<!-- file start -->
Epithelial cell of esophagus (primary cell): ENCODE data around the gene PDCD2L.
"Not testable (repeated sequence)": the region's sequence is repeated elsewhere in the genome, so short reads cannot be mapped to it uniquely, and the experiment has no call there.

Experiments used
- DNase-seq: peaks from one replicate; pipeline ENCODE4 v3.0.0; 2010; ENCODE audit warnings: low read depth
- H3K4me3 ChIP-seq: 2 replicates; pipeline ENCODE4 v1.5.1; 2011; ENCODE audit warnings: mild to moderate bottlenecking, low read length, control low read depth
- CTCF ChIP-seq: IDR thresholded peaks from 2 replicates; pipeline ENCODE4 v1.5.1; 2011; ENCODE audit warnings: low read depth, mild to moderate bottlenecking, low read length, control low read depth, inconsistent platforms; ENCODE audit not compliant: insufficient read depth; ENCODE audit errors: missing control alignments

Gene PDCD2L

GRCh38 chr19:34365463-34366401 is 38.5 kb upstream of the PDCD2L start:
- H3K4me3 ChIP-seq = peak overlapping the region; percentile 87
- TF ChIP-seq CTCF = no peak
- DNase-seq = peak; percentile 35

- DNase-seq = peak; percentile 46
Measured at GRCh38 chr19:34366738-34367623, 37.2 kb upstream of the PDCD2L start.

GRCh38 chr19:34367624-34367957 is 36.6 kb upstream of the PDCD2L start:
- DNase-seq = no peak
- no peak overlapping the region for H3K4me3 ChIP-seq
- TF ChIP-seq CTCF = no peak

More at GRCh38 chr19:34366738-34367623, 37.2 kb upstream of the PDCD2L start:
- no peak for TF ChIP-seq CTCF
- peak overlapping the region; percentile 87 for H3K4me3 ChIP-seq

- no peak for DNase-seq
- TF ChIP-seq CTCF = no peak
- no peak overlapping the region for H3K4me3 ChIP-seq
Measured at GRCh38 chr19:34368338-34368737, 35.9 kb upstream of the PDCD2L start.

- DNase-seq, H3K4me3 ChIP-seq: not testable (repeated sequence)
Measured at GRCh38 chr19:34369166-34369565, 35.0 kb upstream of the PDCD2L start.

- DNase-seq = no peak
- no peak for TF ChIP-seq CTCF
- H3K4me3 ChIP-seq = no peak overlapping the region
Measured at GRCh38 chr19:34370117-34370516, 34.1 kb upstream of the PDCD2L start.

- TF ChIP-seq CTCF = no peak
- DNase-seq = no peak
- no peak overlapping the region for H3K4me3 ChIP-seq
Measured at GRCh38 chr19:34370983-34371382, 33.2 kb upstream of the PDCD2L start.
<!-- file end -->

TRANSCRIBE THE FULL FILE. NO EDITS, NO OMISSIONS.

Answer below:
Epithelial cell of esophagus (primary cell): ENCODE data around the gene PDCD2L.
"Not testable (repeated sequence)": the region's sequence is repeated elsewhere in the genome, so short reads cannot be mapped to it uniquely, and the experiment has no call there.

Experiments used
- DNase-seq: peaks from one replicate; pipeline ENCODE4 v3.0.0; 2010; ENCODE audit warnings: low read depth
- H3K4me3 ChIP-seq: 2 replicates; pipeline ENCODE4 v1.5.1; 2011; ENCODE audit warnings: mild to moderate bottlenecking, low read length, control low read depth
- CTCF ChIP-seq: IDR thresholded peaks from 2 replicates; pipeline ENCODE4 v1.5.1; 2011; ENCODE audit warnings: low read depth, mild to moderate bottlenecking, low read length, control low read depth, inconsistent platforms; ENCODE audit not compliant: insufficient read depth; ENCODE audit errors: missing control alignments

Gene PDCD2L

GRCh38 chr19:34365463-34366401 is 38.5 kb upstream of the PDCD2L start:
- H3K4me3 ChIP-seq = peak overlapping the region; percentile 87
- TF ChIP-seq CTCF = no peak
- DNase-seq = peak; percentile 35

- DNase-seq = peak; percentile 46
Measured at GRCh38 chr19:34366738-34367623, 37.2 kb upstream of the PDCD2L start.

GRCh38 chr19:34367624-34367957 is 36.6 kb upstream of the PDCD2L start:
- DNase-seq = no peak
- no peak overlapping the region for H3K4me3 ChIP-seq
- TF ChIP-seq CTCF = no peak

More at GRCh38 chr19:34366738-34367623, 37.2 kb upstream of the PDCD2L start:
- no peak for TF ChIP-seq CTCF
- peak overlapping the region; percentile 87 for H3K4me3 ChIP-seq

- no peak for DNase-seq
- TF ChIP-seq CTCF = no peak
- no peak overlapping the region for H3K4me3 ChIP-seq
Measured at GRCh38 chr19:34368338-34368737, 35.9 kb upstream of the PDCD2L start.

- DNase-seq, H3K4me3 ChIP-seq: not testable (repeated sequence)
Measured at GRCh38 chr19:34369166-34369565, 35.0 kb upstream of the PDCD2L start.

- DNase-seq = no peak
- no peak for TF ChIP-seq CTCF
- H3K4me3 ChIP-seq = no peak overlapping the region
Measured at GRCh38 chr19:34370117-34370516, 34.1 kb upstream of the PDCD2L start.

- TF ChIP-seq CTCF = no peak
- DNase-seq = no peak
- no peak overlapping the region for H3K4me3 ChIP-seq
Measured at GRCh38 chr19:34370983-34371382, 33.2 kb upstream of the PDCD2L start.